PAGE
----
INS
Institute for Name-Studies
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Welcome to the INS

The Institute for Name‑Studies (INS) is the home of research into place‑names and personal names at the University of Nottingham.

The English Place‑Name Society (EPNS) is the established national body for the subject; its offices and library are housed in the Institute.

 

stapleford
 

Overview

The INS was established as an umbrella organisation for the research activities of the EPNS and name-studies scholars at the University of Nottingham.

The INS conducts numerous research projects into the origins and meanings of names and place-names, derived from English, Norse, British Celtic, French, and Latin languages. It also provides high-quality resources for both the study and analysis of place-names, which are used by historians, linguists, and geographers alike.

There are many study opportunities relating to the INS for higher education students of all levels
 

Current Research

Travel and Communication in Anglo-Saxon England

The Travel and Communications project is a three-year interdisciplinary research project funded by the Leverhulme Trust investigating travel and communications in Anglo-Saxon England.

The project, a collaborative venture between the Institute of Archaeology at University College London and the Institute for Name-Studies at the University of Nottingham, runs from November 2014 and teams archaeologists, historians, and place-name scholars.  The project team are working to reconstruct Anglo-Saxon England’s overland route-system (and its intersections with the riverine route-system) using textual, landscape archaeological, and onomastic evidence.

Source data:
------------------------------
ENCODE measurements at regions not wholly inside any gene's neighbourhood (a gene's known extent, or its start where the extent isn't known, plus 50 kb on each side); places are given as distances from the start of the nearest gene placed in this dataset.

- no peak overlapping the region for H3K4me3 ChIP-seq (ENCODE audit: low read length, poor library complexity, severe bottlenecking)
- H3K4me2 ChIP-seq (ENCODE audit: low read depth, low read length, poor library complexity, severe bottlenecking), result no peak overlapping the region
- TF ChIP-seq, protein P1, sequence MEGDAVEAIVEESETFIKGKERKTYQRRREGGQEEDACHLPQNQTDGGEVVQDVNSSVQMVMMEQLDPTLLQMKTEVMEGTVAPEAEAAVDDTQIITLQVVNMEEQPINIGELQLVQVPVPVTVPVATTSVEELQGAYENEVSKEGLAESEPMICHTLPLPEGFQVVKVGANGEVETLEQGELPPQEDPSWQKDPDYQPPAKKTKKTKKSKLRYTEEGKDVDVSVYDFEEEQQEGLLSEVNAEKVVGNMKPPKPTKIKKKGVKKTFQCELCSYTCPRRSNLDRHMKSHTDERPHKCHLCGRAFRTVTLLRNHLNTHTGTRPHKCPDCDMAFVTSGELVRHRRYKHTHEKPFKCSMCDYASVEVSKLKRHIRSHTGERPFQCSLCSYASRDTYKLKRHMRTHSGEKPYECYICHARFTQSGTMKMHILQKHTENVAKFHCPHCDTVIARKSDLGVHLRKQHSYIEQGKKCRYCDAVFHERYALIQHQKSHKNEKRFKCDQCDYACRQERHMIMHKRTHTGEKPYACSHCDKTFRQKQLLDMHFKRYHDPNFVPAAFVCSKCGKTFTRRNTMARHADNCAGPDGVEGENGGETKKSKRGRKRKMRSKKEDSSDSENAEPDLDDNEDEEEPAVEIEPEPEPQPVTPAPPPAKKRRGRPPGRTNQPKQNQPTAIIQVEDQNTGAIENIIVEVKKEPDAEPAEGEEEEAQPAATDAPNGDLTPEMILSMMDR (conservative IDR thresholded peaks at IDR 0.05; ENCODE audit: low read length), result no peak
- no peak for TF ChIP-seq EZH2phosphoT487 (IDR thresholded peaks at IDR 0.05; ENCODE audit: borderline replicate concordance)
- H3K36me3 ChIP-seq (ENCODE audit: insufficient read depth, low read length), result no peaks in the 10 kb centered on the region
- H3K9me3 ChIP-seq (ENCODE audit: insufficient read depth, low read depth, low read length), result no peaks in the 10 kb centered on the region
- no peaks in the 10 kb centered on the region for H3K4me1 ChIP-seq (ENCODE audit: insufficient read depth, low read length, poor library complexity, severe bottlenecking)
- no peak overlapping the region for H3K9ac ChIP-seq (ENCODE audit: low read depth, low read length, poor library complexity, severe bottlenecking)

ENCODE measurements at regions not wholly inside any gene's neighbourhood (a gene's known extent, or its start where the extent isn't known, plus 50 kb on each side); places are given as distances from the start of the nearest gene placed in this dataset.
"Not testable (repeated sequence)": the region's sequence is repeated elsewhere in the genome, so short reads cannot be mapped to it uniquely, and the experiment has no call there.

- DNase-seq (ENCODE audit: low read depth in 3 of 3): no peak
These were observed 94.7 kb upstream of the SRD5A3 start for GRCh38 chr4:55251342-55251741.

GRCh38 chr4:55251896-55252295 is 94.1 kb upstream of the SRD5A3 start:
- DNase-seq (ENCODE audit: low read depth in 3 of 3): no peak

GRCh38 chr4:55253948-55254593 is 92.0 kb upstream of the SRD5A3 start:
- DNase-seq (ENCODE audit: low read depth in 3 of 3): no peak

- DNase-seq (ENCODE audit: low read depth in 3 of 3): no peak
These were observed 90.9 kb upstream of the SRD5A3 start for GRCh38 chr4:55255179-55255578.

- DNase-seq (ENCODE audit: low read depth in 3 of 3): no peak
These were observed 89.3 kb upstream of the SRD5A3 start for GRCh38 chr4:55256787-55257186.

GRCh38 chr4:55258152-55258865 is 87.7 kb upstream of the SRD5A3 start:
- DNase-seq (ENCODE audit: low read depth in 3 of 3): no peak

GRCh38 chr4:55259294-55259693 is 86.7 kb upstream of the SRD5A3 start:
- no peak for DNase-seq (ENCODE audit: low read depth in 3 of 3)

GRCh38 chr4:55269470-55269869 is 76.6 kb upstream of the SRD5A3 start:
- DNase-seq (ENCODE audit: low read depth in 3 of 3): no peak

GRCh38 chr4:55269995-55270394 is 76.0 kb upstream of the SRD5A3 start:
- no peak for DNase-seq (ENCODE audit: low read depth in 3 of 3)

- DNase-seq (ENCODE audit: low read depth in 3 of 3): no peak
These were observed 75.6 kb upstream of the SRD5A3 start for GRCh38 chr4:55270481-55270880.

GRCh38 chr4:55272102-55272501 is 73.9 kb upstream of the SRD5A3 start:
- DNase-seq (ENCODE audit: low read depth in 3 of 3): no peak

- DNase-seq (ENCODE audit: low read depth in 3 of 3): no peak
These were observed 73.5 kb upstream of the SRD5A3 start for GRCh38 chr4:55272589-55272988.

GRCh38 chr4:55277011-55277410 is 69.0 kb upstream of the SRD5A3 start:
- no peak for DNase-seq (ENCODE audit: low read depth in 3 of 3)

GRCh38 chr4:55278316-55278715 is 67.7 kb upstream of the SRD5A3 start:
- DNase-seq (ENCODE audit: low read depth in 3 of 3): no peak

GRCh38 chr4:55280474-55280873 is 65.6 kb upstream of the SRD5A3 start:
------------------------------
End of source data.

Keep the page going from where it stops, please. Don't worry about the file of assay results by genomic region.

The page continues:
Despite its evident importance for understanding several aspects of Anglo-Saxon society, including warfare, commerce and polity formation and extent, the Anglo-Saxon routeway network has not previously been investigated in detail at the national level. There is therefore much that is uncertain about the routeway network during the period.

It has often been assumed that the Roman road network remained in use throughout the Anglo-Saxon period; consequently, travel in Anglo-Saxon England is often discussed in relation to the Roman road network. However, as the majority of the known Roman roads did not survive into use in the early modern period, it is highly likely that some of these roads went out of use during the Anglo-Saxon period. Conversely, some of the non-Roman roads in use by the early modern period may have come into usage during the Anglo-Saxon period.

By combining archaeological, place-name and charter evidence, the project will shed light on the routeways that were in use during the Anglo-Saxon period. This will be made publicly available in a GIS-generated Online Atlas of the Anglo-Saxon route-system.

 

The Staffordshire Place-Name Project

Work has recently begun to restart the county place-name survey for Staffordshire. The first volume of the English Place-Name Society survey was published in 1984 but its editor, J. P. Oakden, unfortunately passed away before any further volumes were completed.

The INS is now running a volunteer study group, based at the Staffordshire Record Office, which is collecting historic place-name forms from documents held in Stafford.

The project has been running since February 2017, with a regular group of volunteers meeting on a weekly basis at the Staffordshire Record Office. The project was launched with a study day on 4 February, and a second study day is planned in July. Data collected during the project will be used in the completion of the EPNS survey of Staffordshire.